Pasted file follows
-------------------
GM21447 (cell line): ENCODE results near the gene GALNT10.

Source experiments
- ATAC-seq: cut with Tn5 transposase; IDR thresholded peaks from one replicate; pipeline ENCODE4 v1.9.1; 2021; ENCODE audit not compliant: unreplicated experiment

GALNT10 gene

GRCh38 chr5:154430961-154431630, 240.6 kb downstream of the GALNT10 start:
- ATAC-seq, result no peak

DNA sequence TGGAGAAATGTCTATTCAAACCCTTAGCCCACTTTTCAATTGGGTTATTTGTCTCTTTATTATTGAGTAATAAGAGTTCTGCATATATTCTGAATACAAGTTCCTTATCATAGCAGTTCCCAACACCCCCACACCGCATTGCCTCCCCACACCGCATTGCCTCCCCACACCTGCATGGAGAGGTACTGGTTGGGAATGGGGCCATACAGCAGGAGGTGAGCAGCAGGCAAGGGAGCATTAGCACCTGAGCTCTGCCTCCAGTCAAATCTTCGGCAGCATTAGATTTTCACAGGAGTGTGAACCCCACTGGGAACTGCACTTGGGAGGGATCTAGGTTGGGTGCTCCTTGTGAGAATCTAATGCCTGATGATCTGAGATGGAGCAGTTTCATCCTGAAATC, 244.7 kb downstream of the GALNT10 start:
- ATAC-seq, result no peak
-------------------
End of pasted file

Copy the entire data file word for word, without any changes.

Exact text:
GM21447 (cell line): ENCODE results near the gene GALNT10.

Source experiments
- ATAC-seq: cut with Tn5 transposase; IDR thresholded peaks from one replicate; pipeline ENCODE4 v1.9.1; 2021; ENCODE audit not compliant: unreplicated experiment

GALNT10 gene

GRCh38 chr5:154430961-154431630, 240.6 kb downstream of the GALNT10 start:
- ATAC-seq, result no peak

DNA sequence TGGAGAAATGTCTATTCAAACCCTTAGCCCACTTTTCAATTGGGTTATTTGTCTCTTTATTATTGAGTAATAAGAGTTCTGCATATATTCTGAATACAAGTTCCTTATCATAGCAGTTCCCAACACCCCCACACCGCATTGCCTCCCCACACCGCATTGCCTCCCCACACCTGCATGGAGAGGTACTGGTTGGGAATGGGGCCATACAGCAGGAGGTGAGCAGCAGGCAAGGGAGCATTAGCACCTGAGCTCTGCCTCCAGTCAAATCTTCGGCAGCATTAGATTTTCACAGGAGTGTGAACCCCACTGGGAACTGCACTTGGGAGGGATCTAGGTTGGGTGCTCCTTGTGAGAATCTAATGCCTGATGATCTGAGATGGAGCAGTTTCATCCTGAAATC, 244.7 kb downstream of the GALNT10 start:
- ATAC-seq, result no peak